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Easy King Cake

Since I’ve been down with the creeping crud, I’ve asked my sister to do a guest post for me.  You all know her here as LilSis, but she does actually have a name!  Heather is going to share a recipe with you that I actually sent her in 1999, and had forgotten about.  So without further ado…

King Cake Recipe Hi Everyone!

Thanks to Wendy for letting me crash her blog.  As we were talking about the upcoming Mardi Gras season, I suggested that she post about the “queen” cake recipe that she used to make when her kids were little (you’ll have to ask her why she didn’t call it a king cake :-)).  She drew a blank, didn’t remember a thing about it, until I sent her the photo above.  Having refreshed her memory, she thought it would be a good idea, then she promptly started feeling a little under the weather and asked if I would fill in with a guest blog post.  I’m happy to!

Easy King Cake

  • 8 oz . cream cheese (softened)
  • 1/3 cup powdered sugar
  • 1 egg (separated)
  • 1/2 tsp vanilla
  • 2 packages crescent rolls (each 8 count, chilled)
  • 1 cup pie filling (your favorite flavor)
  • Glaze:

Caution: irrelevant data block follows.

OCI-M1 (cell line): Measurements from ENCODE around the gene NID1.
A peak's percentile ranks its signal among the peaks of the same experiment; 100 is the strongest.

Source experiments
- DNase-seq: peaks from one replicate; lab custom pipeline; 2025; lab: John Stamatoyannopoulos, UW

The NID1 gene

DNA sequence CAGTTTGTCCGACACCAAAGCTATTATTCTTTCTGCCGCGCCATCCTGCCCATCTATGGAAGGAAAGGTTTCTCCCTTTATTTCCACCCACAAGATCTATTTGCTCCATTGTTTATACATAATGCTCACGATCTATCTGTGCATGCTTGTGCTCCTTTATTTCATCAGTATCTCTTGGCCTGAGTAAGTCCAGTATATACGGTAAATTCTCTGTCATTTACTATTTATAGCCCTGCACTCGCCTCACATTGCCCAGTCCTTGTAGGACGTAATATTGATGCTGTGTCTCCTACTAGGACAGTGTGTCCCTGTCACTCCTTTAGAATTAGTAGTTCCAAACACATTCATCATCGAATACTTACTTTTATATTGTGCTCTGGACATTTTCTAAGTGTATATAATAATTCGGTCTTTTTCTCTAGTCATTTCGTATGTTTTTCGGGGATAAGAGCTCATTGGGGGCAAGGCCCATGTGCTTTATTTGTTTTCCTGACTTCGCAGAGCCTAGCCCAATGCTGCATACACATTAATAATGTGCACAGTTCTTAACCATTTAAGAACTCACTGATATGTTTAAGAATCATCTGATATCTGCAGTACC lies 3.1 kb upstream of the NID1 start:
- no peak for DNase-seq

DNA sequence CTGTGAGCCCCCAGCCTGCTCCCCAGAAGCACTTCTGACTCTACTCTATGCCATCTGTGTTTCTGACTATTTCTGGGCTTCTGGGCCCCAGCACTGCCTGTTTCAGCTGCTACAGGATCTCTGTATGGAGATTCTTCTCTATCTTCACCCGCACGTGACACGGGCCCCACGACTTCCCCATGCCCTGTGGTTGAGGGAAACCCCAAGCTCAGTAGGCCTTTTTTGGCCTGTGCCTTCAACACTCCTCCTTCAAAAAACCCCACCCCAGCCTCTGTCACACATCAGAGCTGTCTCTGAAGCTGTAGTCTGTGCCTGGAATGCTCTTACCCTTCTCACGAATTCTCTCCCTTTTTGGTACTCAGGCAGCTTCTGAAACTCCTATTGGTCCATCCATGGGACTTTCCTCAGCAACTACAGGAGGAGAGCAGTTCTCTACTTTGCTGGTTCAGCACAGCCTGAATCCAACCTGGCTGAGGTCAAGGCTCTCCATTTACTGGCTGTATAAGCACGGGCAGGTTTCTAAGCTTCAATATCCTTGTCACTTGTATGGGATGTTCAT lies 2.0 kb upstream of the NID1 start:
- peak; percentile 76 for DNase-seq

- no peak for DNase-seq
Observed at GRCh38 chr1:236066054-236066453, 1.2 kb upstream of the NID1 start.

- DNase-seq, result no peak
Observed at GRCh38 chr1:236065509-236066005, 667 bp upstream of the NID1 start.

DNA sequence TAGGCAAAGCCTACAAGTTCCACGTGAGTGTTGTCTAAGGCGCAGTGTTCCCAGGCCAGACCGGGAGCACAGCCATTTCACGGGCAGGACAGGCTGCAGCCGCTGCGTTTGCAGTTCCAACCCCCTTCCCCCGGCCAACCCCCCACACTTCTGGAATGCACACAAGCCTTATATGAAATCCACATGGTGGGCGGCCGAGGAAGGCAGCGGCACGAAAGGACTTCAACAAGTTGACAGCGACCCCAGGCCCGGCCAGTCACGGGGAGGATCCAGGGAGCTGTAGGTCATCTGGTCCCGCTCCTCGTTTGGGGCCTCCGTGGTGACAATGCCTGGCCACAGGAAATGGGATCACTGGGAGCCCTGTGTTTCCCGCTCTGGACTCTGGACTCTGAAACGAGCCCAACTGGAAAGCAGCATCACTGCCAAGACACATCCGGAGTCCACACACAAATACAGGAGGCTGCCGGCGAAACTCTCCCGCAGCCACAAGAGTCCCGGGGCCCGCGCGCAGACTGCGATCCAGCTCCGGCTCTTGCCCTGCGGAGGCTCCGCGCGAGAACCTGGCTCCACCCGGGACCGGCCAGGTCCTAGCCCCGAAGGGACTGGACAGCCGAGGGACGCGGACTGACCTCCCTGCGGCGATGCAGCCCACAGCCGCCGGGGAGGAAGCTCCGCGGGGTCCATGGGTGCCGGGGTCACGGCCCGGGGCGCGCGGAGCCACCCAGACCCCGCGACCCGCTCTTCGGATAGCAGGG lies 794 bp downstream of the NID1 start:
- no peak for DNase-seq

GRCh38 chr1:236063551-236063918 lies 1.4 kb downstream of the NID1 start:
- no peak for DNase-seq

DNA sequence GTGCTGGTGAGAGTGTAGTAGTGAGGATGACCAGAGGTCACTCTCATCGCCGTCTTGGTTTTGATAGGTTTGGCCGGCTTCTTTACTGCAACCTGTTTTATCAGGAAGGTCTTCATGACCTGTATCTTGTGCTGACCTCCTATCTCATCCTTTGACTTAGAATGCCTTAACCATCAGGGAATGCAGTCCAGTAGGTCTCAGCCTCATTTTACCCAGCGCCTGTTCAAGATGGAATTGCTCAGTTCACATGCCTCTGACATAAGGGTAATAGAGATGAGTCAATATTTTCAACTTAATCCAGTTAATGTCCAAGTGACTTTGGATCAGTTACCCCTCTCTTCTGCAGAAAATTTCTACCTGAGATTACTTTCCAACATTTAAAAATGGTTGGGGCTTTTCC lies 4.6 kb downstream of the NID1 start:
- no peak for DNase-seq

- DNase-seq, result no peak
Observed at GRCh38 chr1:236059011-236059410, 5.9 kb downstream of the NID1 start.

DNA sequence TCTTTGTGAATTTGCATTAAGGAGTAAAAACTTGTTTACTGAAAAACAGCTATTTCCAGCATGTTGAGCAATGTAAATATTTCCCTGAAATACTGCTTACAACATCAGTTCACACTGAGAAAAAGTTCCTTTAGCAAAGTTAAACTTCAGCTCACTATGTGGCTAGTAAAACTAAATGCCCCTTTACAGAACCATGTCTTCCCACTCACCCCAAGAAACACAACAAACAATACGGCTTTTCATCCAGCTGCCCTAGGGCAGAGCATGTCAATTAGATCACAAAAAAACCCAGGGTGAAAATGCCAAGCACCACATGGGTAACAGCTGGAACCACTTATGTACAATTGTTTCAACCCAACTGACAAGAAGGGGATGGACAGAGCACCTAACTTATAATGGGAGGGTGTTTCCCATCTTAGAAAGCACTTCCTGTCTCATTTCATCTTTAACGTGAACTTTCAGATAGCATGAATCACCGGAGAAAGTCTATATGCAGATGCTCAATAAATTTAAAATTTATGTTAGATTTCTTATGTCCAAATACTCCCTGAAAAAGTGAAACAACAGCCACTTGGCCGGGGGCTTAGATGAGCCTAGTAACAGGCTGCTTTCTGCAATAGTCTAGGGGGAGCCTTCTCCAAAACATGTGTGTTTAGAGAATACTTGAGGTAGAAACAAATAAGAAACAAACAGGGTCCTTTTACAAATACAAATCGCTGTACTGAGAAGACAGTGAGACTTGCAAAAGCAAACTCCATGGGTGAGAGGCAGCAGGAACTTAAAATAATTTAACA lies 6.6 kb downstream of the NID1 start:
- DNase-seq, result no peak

• 1/4 cup powdered sugar
  • 1 Tbsp milk or juice or water
  1. Preheat oven to 350 degrees.
  2. Mix the cream cheese, sugar, vanilla, and the egg yolk on medium speed until smooth.
  3. Separate the crescent rolls into rectangles. Be sure to press the seams until sealed completely.
  4. On a round baking pan, lay the rectangles out like numbers on a clock with corners touching. Lay 3, 6, 9, and 12 o’clock first. Then lay 2, 4, 8, and 10 o’clock on top of those, still with their corners touching. You should have an opening in the center and the edges of each rectangle hanging off the edge of the pan.
  5. Spoon the cream cheese mixture evenly around the circle (don’t spread it out), then top with pie filling.
  6. Bring the outer edges of each rectangle into the center. Be sure to press all seams together so the filling won’t run out.
  7. Beat the egg white and brush onto the cake. Bake for 25-30 minutes.
  8. Mix the glaze ingredients until smooth.
  9. Let the cake cool slightly. Then brush with glaze. Sprinkle with yellow, green, and purple sugar.

The hardest part of this recipe is explaining how to lay out and fold the dough.  I do it a little differently than the original recipe – just an easier way for me to do it.  Follow along – 

Separate the crescent rolls into 8 rectangles.  I keep the dough in the fridge until I get to this step.  It’s easier to handle if it’s chilled.  Lay the rectangles out like your baking pan is a clock.  I use a pizza pan, but if you have a baking stone that’s great.  Even a plain old cookie sheet will work.

King Cake Dough

 The first layer is on 12, 3, 6, and 9 o’clock with corners touching which leaves the center open.

King Cake Dough2